There was a lot of stuff written about the baskets the Costal Miwok wove and used for storing food which they made out of acorns, grasshoppers, and mussels.  There was a lot about making food out of leached acorns – soup, cakes, bread, less about hunting deer, elk, or black bear as though that didn’t happen often.  The acorn staples seemed to be rounded out by fish and small game – jack rabbits and quail. Oh and they gathered a lot of interesting things like buckeye nuts, mushrooms, bulbs, seeds, berries, and seaweed (considered a tribal delicacy).  This did not satisfy the romantic image of the Wild West Indian I had seen in movies and TV and children’s books I’d already absorbed at that time.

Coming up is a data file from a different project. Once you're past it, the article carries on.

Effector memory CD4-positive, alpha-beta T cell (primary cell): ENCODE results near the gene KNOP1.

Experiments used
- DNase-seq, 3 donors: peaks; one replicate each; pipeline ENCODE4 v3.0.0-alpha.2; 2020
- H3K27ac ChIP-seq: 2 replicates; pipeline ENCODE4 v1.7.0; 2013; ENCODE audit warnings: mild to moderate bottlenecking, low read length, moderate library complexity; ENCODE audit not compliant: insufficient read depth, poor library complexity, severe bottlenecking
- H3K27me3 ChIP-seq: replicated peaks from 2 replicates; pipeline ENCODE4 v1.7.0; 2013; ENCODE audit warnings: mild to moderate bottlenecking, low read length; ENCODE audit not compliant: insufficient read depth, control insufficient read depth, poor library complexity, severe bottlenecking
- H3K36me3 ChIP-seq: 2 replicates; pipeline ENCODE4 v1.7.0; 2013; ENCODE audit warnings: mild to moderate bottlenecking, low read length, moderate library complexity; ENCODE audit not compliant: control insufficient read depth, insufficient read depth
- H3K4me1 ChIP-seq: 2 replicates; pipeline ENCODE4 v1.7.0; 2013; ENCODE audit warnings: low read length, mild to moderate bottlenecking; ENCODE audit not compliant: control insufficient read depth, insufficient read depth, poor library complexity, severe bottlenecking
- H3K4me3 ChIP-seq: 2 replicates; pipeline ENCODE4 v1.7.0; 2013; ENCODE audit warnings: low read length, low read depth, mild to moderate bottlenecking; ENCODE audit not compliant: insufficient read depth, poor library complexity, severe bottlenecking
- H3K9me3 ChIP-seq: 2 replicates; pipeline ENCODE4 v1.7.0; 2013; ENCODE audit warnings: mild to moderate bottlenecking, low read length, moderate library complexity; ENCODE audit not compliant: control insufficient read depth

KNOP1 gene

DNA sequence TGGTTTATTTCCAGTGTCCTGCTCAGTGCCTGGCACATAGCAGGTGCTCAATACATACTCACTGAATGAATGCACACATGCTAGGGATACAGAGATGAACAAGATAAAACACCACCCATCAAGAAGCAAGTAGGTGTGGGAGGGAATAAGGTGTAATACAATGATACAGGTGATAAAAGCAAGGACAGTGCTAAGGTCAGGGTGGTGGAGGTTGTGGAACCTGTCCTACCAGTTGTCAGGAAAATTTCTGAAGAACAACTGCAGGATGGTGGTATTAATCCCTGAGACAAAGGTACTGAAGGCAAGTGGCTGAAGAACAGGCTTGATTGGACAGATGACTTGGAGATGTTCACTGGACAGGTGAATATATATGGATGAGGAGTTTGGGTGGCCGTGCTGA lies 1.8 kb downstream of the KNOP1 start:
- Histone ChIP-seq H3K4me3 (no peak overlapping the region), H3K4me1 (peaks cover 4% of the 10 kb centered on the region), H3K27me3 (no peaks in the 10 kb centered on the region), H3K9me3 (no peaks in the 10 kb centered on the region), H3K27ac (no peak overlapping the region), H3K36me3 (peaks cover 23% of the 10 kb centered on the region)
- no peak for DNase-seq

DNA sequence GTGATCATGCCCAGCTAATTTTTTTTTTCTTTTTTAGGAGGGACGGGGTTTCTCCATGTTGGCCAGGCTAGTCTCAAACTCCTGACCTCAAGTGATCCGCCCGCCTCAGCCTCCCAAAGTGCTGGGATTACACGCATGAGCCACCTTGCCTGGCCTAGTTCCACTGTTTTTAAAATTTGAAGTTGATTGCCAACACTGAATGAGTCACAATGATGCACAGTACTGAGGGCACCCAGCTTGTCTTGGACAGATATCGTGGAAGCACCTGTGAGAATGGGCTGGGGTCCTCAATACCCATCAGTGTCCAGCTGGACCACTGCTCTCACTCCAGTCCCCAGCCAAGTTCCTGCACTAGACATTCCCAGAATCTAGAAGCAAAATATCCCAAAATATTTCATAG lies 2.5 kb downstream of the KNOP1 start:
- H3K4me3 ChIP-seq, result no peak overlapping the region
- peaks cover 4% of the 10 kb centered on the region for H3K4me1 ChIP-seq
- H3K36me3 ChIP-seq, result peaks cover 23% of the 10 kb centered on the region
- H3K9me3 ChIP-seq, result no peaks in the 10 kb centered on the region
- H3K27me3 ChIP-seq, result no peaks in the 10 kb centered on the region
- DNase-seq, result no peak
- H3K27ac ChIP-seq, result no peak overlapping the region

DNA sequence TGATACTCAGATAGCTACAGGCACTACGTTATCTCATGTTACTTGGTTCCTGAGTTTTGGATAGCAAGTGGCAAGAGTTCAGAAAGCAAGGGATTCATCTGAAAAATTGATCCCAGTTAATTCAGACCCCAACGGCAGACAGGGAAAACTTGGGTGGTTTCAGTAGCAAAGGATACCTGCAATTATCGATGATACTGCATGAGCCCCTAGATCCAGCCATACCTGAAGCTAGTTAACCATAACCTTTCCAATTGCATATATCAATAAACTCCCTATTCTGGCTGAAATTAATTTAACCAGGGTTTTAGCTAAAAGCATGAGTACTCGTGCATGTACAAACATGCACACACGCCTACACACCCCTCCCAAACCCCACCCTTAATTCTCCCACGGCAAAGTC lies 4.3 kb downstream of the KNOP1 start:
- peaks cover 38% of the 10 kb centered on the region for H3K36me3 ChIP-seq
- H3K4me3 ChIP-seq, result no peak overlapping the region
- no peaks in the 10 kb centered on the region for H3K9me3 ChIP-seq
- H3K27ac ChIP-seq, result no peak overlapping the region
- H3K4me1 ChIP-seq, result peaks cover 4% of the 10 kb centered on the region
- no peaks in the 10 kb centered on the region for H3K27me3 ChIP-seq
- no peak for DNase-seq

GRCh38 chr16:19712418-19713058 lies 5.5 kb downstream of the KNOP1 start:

It would not be until my twenties that I would begin to grasp how our Native American tribes were rich in their own traditions, their own unique characteristics and history.  By then I would be grateful for the fact that there were some places in Northern California to still learn about and explore how these people first made their mark on the place I call home.

The Costal Miwok I saw were as dramatically exotic in their own right as any Apache thundering across the plains on his war horse.  They had elaborate customs involving facial tatoos.  There were ceremonial dances where men wore broad feather headresses over their eyes in flapping swaths.  It was something to rival any Star Wars costume design.

Costal Miwok Native American in Ceremonial Regalia, colorful swath of woven feathers across eyes, beaded neck band and arm bands
Costal Miwok Ceremonial Regalia
Miwok Bark Houses